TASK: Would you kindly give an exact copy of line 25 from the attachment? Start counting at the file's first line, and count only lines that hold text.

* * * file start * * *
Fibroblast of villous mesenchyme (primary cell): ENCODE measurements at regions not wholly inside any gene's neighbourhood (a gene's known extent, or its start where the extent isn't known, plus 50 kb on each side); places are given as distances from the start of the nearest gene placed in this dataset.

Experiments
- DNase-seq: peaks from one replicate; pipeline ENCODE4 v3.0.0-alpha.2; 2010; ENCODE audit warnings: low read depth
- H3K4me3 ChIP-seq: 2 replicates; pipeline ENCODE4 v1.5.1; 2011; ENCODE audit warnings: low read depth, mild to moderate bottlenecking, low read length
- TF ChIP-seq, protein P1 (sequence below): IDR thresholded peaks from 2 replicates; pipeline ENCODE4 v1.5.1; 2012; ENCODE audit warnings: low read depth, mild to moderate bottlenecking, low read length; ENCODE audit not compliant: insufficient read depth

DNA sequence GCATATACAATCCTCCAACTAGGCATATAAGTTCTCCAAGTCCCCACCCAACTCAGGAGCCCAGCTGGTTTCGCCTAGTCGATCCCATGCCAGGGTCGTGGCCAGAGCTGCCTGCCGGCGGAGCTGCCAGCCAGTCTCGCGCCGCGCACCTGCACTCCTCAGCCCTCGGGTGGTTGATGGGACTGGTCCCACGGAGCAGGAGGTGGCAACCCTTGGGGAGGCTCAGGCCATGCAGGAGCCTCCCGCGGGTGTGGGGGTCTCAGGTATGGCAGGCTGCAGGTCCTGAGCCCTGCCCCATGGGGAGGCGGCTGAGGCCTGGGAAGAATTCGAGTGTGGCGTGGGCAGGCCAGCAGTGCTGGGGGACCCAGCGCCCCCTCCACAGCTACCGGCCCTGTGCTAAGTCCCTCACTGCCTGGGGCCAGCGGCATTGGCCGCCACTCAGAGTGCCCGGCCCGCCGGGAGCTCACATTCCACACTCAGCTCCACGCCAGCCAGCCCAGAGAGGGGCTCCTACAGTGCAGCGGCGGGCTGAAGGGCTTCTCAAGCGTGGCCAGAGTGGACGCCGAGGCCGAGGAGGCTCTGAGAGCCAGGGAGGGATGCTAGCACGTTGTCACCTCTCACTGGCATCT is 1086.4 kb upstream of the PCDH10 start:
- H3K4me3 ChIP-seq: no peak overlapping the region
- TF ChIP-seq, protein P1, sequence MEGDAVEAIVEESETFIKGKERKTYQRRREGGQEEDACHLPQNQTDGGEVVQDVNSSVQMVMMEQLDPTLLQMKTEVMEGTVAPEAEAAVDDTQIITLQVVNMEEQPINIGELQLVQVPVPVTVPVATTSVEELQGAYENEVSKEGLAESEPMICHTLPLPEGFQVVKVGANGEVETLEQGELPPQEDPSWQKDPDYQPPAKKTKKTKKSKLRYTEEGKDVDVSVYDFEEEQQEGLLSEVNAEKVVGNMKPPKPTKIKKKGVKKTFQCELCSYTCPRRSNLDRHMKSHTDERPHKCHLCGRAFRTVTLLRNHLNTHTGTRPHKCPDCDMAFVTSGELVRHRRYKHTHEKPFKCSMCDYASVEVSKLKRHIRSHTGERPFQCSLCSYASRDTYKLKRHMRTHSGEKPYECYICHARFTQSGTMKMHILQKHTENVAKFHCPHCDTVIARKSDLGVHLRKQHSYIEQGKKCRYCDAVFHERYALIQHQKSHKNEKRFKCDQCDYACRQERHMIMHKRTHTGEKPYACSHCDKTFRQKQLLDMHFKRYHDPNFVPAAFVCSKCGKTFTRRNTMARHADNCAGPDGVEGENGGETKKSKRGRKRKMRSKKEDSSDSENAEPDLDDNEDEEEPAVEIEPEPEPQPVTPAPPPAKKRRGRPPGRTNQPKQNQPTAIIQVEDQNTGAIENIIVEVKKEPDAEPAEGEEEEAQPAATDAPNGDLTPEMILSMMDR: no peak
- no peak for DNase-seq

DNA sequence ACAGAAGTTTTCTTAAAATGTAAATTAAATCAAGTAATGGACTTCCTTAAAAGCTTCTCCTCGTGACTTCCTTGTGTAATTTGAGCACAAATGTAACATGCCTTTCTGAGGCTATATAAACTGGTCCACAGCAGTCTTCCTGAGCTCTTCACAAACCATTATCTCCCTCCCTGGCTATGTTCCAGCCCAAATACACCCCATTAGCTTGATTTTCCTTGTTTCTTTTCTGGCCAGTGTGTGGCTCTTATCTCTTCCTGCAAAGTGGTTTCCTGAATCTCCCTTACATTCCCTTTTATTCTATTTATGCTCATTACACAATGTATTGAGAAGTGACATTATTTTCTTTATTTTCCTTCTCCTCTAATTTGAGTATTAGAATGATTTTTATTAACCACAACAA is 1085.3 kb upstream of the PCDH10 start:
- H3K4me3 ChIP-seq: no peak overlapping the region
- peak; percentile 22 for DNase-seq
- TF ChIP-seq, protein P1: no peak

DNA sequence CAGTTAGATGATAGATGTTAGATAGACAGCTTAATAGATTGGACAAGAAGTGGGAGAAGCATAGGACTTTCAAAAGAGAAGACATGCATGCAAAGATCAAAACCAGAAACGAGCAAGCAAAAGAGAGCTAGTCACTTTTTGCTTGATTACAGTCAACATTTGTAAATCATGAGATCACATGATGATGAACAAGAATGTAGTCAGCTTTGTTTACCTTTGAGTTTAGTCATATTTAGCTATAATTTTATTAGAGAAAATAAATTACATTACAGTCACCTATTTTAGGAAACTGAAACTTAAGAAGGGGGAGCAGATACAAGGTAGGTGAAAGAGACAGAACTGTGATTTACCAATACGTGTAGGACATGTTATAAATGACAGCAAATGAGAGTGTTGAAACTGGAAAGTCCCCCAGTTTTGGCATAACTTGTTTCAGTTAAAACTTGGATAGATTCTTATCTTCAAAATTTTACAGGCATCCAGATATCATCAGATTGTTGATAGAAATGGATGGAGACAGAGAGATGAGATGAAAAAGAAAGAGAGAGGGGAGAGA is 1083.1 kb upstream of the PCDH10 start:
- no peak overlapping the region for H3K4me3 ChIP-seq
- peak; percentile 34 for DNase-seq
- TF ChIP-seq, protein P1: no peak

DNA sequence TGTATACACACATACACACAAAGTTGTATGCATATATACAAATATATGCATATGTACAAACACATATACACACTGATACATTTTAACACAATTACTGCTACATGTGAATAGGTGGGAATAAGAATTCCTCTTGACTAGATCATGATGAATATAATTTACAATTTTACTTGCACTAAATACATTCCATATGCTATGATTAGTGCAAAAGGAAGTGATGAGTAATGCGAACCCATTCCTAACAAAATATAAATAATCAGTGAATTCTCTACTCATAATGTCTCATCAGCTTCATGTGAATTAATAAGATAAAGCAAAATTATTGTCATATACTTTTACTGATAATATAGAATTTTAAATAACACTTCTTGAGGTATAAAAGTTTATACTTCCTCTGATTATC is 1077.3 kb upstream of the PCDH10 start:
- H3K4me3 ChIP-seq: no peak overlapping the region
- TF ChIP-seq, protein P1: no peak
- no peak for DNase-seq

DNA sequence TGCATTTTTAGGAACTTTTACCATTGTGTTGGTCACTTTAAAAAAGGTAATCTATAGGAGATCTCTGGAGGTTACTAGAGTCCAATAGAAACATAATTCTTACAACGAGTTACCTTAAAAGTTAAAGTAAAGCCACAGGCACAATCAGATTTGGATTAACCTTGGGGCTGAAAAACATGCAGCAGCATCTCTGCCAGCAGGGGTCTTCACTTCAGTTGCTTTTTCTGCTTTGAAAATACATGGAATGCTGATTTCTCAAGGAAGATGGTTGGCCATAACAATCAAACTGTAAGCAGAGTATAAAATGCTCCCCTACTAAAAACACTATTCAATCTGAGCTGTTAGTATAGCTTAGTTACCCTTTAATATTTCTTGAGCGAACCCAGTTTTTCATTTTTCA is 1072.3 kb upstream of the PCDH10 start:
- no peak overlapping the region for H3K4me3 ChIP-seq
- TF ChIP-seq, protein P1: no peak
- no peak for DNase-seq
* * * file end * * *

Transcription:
- no peak for DNase-seq